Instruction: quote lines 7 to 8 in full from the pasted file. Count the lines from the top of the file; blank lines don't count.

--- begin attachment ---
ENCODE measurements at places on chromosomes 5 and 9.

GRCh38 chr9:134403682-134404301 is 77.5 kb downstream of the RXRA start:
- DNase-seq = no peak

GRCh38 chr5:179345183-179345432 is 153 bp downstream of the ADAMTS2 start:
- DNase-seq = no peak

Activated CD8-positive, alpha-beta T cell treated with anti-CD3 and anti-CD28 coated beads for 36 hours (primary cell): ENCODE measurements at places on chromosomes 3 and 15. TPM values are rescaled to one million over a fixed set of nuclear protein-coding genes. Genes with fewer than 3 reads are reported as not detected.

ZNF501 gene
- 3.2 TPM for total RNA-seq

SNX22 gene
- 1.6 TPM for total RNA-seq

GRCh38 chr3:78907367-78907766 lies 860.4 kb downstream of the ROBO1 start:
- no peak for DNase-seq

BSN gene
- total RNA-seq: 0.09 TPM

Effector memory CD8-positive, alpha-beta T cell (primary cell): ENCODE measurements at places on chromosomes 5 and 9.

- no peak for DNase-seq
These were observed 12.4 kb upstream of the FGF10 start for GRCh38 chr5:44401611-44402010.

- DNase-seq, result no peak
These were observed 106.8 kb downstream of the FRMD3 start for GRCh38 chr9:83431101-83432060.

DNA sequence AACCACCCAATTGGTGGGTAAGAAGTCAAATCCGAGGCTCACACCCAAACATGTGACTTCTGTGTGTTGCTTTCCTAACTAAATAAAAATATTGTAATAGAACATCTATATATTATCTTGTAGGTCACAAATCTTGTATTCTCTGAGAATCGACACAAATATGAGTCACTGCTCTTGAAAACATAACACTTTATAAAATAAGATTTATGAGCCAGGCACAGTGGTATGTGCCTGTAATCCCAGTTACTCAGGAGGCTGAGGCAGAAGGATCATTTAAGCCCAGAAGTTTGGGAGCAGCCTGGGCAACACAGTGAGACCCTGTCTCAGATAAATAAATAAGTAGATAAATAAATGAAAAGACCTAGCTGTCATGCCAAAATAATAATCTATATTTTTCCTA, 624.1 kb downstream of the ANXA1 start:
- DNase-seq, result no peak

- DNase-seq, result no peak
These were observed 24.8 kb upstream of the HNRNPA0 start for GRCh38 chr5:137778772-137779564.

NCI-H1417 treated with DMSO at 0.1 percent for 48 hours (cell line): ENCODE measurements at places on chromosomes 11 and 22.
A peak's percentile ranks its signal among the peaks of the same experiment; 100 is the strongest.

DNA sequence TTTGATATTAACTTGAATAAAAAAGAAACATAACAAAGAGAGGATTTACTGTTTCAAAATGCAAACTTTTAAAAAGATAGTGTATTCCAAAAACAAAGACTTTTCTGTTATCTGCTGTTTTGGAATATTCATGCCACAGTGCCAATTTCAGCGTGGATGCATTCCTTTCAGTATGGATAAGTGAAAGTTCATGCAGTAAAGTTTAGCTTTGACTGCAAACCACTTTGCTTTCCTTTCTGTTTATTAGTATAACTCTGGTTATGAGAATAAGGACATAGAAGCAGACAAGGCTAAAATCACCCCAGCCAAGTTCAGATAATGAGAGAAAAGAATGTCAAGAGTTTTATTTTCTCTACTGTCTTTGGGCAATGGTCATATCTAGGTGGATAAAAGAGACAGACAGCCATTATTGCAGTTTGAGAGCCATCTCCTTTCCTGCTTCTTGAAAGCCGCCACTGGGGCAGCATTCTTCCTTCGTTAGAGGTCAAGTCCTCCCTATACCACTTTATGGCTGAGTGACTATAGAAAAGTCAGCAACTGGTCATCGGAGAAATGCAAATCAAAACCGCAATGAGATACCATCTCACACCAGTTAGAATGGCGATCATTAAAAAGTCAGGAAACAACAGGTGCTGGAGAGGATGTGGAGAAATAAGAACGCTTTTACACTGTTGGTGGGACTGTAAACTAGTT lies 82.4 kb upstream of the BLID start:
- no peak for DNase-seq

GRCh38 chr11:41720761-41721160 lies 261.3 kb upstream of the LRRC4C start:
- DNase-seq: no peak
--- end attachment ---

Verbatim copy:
ZNF501 gene
- 3.2 TPM for total RNA-seq